The Balkans are at once the European Union's biggest failure and greatest success in foreign policy. The EU was unable to prevent the bloody war that broke out in 1992 or bring it to an end after it had started. Yet this failure shamed the EU into far more effective action a few years later. When a looming civil war in Macedonia in 2001 threatened the Balkans with disaster once more, the EU stepped in and managed to reconcile Albanian and Macedonian ethnic groups by brokering a new constitutional settlement for the country. Meanwhile, in war-scarred Bosnia-Herzegovina and Kosovo, great efforts are still being made to establish stability, prosperity and the rule of law.
In 1995, at the end of the war that shattered Yugoslavia, the international community sent a NATO-led peacekeeping force (IFOR, later renamed SFOR) to Bosnia and Herzegovina - the most fiercely contested and fought-over part of the region. The UN Office of High Representative was also set up, a sort of governor with wide-ranging powers to monitor and implement the peace settlement for Bosnia and Herzegovina. The EU's role was largely limited to providing humanitarian aid.
More effective use of EU aid
As part of its annual review of EU budget spending, the European Parliament had to look at the way this aid was managed. On several occasions MEPs stressed that it was being provided too slowly and that there was a lack of transparency and monitoring. This criticism started to bear fruit after the NATO military intervention in Kosovo in 1999. For the reconstruction of this ravaged region, which had come under UN administration after the Serbian retreat, it was decided that aid should be managed and overseen locally and not from far-away Brussels. Parliament insisted that the operational centre of the EU's Agency for Reconstruction should be in Priština and have a large degree of autonomy. As a result the aid was delivered far more speedily and effectively. Thus, when in the winter of 2000 Serbia was threatened by a crippling shortage of heating oil, the EU was able to deliver supplies in good time.
The Reconstruction Agency - which meanwhile has opened further operational centres in Belgrade, Skopje and Podgoriča - is accountable to Parliament as well as the Council. MEPs have therefore been able to intervene when they saw things going wrong. When resentment grew among Albanians in Macedonia because houses destroyed by the Macedonian military during hostilities in early 2001 were being rebuilt too slowly, Parliament made sure this became a top priority. It also insisted that enough of the money available should be directed towards demining.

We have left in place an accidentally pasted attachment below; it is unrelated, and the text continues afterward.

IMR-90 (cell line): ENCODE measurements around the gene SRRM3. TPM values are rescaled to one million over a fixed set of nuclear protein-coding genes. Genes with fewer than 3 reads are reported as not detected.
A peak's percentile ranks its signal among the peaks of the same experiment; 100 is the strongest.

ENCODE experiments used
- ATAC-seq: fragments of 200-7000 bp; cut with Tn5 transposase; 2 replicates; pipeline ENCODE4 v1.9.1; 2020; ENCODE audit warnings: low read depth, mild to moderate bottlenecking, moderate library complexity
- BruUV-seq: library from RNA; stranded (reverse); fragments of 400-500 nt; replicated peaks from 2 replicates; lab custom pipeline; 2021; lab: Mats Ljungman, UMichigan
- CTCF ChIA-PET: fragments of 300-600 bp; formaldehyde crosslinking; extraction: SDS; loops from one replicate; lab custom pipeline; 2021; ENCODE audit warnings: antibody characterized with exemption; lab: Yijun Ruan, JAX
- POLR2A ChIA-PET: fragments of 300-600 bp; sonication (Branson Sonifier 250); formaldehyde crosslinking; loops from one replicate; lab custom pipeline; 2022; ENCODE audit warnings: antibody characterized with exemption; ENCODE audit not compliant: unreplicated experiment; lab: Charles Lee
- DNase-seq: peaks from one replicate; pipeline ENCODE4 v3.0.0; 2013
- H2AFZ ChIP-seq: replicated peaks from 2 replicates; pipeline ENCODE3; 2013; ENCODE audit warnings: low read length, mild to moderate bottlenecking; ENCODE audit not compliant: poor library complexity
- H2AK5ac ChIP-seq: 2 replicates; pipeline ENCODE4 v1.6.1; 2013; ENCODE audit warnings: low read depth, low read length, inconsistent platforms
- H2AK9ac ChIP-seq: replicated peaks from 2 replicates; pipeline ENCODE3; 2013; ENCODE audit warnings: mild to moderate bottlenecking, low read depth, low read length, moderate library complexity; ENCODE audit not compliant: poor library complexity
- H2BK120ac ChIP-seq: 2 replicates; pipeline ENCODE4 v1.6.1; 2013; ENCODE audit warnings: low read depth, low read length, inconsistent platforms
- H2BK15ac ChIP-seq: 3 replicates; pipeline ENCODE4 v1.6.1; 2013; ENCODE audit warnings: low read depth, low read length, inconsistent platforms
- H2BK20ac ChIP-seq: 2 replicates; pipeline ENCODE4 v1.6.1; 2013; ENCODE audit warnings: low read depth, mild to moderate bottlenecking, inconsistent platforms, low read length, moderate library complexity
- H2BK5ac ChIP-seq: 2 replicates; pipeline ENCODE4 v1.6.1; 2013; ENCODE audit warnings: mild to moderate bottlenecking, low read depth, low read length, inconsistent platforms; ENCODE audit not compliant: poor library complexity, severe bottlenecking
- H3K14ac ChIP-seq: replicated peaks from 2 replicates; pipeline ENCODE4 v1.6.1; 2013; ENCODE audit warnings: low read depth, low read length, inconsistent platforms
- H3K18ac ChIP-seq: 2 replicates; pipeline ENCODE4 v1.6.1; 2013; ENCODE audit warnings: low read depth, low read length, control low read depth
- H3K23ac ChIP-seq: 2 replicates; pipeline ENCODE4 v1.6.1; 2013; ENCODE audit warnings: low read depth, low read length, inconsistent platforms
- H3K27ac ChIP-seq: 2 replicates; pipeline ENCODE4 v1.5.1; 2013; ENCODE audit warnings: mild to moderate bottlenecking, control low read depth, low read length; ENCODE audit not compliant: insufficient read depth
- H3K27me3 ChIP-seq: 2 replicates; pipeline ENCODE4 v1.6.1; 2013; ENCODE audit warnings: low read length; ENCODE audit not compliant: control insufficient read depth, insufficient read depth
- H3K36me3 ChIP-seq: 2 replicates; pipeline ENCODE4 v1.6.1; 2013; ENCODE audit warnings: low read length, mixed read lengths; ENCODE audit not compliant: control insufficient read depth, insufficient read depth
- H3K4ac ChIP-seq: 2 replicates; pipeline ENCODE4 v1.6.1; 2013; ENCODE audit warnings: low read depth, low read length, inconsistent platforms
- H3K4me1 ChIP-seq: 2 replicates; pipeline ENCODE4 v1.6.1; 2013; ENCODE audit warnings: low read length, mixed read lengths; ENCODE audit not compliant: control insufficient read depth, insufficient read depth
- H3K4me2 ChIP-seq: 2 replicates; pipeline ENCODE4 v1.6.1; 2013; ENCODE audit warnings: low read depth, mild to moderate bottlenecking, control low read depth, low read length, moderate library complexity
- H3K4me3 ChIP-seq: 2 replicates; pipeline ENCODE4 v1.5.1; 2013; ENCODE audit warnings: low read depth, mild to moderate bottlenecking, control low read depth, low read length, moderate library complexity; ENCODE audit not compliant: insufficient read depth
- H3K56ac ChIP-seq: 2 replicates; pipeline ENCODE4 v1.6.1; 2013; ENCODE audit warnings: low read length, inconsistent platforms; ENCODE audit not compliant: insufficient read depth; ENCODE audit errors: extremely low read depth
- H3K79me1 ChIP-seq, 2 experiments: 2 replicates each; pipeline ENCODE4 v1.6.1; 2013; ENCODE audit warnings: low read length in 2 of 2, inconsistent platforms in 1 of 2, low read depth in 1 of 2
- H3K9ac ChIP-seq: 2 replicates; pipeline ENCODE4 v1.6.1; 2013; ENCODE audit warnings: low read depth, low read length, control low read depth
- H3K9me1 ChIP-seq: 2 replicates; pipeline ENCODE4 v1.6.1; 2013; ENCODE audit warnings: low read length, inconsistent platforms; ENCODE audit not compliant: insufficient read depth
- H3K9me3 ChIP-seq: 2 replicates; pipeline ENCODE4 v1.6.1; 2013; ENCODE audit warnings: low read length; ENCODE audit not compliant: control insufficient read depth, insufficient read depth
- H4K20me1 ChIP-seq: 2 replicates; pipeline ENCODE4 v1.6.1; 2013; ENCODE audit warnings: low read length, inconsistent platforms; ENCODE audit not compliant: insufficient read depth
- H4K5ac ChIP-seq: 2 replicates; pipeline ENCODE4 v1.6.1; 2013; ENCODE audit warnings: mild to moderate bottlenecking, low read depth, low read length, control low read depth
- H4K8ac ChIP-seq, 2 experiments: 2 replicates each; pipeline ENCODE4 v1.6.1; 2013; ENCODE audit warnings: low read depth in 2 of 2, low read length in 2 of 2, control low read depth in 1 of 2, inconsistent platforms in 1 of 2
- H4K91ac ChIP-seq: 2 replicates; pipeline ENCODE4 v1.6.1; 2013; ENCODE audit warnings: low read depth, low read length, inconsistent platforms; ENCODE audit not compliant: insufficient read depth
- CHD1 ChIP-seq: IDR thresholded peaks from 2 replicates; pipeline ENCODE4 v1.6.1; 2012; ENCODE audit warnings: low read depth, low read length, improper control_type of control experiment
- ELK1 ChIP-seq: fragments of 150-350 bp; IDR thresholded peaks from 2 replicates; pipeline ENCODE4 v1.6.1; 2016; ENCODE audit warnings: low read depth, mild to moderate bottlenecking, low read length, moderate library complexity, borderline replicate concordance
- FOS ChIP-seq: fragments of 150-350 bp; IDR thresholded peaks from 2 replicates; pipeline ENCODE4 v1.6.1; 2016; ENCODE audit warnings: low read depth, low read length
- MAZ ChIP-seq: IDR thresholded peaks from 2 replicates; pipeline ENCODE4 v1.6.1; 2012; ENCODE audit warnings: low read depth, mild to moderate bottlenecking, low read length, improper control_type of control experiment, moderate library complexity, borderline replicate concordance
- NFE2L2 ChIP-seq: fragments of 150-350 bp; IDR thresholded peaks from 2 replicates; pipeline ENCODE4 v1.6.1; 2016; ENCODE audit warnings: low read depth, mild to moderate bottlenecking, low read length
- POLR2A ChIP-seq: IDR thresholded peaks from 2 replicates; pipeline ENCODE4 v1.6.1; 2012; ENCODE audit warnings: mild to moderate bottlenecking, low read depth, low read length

It was largely thanks to Parliament that enough money was available for reconstruction at all. When in 1999 the EU budget for the next year was being decided, MEPs had to fight a hard battle against the Council to make sure that the 500 million euros deemed necessary by the World Bank and other international organisations for the reconstruction of Kosovo were actually entered in the budget. The Council, which had originally agreed that 500 million was needed, tried to backtrack on its original commitment and then even attempted to take some of the money away from funds for development cooperation. In the end Parliament succeeded in having 200 million taken from a budget reserve set aside for urgent and unforeseen budgetary needs.
Building closer ties
Parliament has helped shape EU relations with the Balkans in other ways as well. The Stabilisation and Association Process, which was formally put in place in November 2000, holds out the prospect of EU membership to the countries of the Western Balkans. It enables the European Union to work with each country to bring it closer to EU democratic and economic standards. Parliament has imposed important conditions on the Balkan countries wishing to be included in the Stabilisation and Association Process - such as full cooperation with the International Criminal Tribunal for the former Yugoslavia in The Hague, guarantees for the right of refugees to return to their homeland and a full commitment to the fight against corruption and organised crime. As part of the process, stabilisation and association agreements have been concluded with Macedonia and Croatia. In February 2003 Croatia formally applied for EU membership.
A more informal means of influencing developments in the Balkans which has proved very effective is the "MP Network for South Eastern Europe". Through this network MEPs meet regularly with Members of Parliament from the Balkan countries in relatively small and manageable groups, encouraging and guiding them along the path towards parliamentary democracy and democratic governance. The network is made up of delegations from the European Parliament and the parliaments of Albania, Bosnia and Herzegovina, Bulgaria, Croatia, the Federal Republic of Yugoslavia, Macedonia (FYROM), Montenegro and Romania.